To provide credit protection for an underlying and revolving portfolio of US$3.5bn in trade finance assets, Deutsche Bank has originated, structured, arranged and placed a first loss tranche of US$227.5m with a syndicate of institutional investors from Europe and the Americas. The issuance follows the maturity of TRAFIN 2018-1 – the bank’s fourth iteration of this trade finance securitisation – in November 2023.

The synthetic securitisation transaction has a 3.5-year scheduled maturity, and the weighted average life of the initial pool is around 90 days. As these short-term assets mature and the pool amortises, new trade finance assets will be selected to replenish the portfolio on a monthly basis based on pre-set conditions.

“We have been at the forefront of opening trade finance assets to capital markets and remain one of a small number of issuers in the synthetic securitisation space,” said Oliver Resovac, Global Co-Head of Trade Finance & Lending at Deutsche Bank. “The continuation of this landmark securitisation programme – now in its fifth iteration – allows our trade finance business to originate a greater volume of transactions in the space, which, in turn, is helping us to power the real economy and develop local communities.”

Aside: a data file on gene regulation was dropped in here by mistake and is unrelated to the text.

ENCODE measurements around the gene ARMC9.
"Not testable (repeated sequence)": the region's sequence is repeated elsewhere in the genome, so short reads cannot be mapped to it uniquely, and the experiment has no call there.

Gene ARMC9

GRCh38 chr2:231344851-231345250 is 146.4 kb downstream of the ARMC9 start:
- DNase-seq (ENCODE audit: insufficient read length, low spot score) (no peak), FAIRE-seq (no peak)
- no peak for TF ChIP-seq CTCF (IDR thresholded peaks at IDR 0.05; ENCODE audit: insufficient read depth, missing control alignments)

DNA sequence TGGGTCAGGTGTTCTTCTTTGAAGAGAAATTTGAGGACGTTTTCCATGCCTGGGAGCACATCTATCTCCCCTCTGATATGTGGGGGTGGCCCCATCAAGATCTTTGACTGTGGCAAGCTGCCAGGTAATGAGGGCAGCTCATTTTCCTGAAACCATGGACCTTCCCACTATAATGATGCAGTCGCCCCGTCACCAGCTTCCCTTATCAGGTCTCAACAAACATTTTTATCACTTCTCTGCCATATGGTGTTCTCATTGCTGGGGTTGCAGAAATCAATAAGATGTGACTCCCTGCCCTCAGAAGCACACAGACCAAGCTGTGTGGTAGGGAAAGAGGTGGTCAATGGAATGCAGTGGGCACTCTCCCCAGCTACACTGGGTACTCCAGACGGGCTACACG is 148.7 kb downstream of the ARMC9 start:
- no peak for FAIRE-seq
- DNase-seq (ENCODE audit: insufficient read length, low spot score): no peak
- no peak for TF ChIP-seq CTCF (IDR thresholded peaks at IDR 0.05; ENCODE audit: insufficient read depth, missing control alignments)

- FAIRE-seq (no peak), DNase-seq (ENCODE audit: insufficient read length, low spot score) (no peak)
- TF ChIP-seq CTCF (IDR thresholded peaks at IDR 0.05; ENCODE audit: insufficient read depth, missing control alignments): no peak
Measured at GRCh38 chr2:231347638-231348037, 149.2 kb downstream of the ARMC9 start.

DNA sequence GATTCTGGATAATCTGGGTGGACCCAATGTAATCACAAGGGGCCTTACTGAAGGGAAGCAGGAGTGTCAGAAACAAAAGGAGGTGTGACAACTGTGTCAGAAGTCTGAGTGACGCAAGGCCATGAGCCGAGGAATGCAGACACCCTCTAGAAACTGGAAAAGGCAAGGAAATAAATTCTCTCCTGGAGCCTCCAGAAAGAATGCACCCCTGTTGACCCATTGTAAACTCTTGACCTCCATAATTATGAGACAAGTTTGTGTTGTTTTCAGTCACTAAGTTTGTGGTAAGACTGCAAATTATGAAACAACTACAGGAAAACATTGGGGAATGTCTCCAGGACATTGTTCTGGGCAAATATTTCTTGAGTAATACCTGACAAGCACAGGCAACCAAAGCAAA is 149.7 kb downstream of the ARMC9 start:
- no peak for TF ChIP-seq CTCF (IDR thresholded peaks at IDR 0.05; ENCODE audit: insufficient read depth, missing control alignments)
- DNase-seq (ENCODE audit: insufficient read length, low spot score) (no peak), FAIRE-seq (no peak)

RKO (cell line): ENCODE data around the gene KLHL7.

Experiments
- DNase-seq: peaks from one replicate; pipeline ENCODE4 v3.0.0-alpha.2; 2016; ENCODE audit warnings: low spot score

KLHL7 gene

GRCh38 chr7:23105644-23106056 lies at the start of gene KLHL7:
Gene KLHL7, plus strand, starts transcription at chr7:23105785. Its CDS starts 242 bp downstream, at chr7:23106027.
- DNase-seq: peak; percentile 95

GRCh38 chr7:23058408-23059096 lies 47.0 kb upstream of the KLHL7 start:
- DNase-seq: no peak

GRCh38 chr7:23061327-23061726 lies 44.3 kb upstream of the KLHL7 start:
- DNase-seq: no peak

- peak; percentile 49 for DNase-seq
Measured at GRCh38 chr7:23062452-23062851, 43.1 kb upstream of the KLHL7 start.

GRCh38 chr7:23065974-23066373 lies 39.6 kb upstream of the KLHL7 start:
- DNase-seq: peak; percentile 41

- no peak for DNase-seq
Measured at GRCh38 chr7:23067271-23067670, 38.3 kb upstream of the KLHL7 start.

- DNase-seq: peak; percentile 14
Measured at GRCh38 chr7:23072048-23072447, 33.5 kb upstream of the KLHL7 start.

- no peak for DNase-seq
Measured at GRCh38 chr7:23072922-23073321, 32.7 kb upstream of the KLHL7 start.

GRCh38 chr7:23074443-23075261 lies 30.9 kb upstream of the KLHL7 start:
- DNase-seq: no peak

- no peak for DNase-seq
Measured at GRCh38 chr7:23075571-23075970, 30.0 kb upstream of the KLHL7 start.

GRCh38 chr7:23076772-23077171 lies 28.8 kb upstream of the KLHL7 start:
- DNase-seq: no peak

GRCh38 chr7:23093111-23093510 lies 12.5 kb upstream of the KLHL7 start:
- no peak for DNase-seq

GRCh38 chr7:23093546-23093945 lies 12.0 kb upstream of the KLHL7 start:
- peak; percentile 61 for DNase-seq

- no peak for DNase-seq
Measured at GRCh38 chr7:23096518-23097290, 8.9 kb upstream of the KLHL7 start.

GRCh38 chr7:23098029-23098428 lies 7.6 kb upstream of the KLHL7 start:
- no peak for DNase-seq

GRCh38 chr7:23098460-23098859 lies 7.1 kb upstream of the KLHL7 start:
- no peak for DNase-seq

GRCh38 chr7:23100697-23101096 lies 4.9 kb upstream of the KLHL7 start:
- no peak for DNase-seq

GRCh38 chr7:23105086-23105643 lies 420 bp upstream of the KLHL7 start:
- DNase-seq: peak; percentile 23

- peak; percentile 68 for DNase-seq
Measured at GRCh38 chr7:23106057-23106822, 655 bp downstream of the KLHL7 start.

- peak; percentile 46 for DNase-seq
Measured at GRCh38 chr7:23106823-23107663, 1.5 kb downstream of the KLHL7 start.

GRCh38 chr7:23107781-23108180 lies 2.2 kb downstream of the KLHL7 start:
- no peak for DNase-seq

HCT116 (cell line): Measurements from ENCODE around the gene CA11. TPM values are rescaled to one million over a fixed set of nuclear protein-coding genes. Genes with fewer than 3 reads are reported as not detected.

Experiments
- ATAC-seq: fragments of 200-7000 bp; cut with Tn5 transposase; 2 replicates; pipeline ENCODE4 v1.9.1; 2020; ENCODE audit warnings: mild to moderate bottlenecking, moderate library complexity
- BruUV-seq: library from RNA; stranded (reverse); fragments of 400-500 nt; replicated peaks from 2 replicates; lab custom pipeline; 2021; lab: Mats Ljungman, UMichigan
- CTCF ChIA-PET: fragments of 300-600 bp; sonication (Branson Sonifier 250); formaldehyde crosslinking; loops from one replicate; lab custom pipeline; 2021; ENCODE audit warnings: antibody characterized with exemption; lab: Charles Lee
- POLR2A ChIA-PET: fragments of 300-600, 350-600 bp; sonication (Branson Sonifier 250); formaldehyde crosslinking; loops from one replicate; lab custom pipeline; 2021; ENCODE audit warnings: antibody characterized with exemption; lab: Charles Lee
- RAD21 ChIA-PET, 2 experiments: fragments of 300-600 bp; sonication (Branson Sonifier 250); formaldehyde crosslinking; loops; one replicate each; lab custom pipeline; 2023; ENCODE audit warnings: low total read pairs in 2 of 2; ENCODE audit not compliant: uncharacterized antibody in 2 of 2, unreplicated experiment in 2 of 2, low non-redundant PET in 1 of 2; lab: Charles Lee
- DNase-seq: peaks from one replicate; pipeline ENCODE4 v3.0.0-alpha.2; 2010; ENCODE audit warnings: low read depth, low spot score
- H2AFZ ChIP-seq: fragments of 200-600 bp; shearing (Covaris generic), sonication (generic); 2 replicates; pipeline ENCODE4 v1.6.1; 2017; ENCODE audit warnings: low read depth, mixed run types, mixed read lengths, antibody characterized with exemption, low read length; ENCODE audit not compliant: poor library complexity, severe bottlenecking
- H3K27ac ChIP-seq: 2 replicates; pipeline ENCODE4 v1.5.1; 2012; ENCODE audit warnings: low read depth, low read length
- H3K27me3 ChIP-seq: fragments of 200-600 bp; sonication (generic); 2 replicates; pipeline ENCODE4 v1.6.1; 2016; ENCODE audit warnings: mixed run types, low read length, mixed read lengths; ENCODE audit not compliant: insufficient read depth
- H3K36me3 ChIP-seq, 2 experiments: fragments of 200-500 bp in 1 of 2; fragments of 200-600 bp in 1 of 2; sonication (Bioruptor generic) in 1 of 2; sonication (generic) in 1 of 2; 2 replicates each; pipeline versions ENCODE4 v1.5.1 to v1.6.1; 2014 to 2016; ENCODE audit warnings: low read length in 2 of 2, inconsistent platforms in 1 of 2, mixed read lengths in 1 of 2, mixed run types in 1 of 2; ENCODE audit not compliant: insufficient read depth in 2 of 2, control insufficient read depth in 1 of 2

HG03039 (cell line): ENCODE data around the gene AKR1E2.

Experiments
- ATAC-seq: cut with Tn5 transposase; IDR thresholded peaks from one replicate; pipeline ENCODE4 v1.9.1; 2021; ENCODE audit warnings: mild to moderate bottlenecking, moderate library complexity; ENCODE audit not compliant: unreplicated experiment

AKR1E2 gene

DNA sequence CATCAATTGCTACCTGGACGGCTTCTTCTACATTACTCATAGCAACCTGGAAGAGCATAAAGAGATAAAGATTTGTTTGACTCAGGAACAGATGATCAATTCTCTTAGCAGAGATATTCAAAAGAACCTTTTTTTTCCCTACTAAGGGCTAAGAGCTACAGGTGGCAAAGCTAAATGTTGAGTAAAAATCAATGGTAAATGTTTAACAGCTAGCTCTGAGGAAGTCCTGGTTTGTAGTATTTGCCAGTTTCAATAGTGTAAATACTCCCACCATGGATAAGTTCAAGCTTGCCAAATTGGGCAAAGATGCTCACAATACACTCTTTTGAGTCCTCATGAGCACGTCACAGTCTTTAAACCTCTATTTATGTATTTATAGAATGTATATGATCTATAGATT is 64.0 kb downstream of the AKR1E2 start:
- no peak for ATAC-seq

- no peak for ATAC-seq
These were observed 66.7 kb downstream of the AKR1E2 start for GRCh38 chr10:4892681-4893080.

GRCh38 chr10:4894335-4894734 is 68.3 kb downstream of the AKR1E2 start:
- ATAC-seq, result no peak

In addition, TRAFIN 2023-1 represents one of only a few synthetic securitisations issued by Deutsche Bank that has been verified as compliant under the European Union’s “Simple, Transparent & Standardised” standard – enabling higher overall capital relief and tighter pricing.

The transaction comes as trade finance as an asset class continues to gain traction among institutional investors. By investing in securitised tranches referencing traditional short-term trade finance products – including letters of credit and accounts receivables – investors can gain exposure to a global portfolio diversified across products, industries and client types.

The asset class is also generally characterised by low default rates, self-liquidation, and short tenors –making it a stable, attractive and relatively scarce asset class for capital market investors.

“On the back of strong investor demand, we are also expanding into other forms of capital market investment products for trade finance, including funded risk-sharing arrangements, traditional working capital, and documentary trade facilities, among others,” added Deutsche Bank’s Resovac. “Going forward, we believe these products will play an an increasingly important role in providing additional sources of capital.”